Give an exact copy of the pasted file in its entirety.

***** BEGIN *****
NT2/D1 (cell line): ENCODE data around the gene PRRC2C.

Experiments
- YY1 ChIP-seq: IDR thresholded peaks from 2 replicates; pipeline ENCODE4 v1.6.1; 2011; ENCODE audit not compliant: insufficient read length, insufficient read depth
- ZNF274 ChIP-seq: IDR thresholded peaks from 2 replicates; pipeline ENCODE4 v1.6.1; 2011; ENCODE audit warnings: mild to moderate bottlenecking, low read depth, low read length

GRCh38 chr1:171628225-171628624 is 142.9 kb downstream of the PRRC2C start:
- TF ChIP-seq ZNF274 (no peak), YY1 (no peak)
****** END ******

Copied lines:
NT2/D1 (cell line): ENCODE data around the gene PRRC2C.

Experiments
- YY1 ChIP-seq: IDR thresholded peaks from 2 replicates; pipeline ENCODE4 v1.6.1; 2011; ENCODE audit not compliant: insufficient read length, insufficient read depth
- ZNF274 ChIP-seq: IDR thresholded peaks from 2 replicates; pipeline ENCODE4 v1.6.1; 2011; ENCODE audit warnings: mild to moderate bottlenecking, low read depth, low read length

GRCh38 chr1:171628225-171628624 is 142.9 kb downstream of the PRRC2C start:
- TF ChIP-seq ZNF274 (no peak), YY1 (no peak)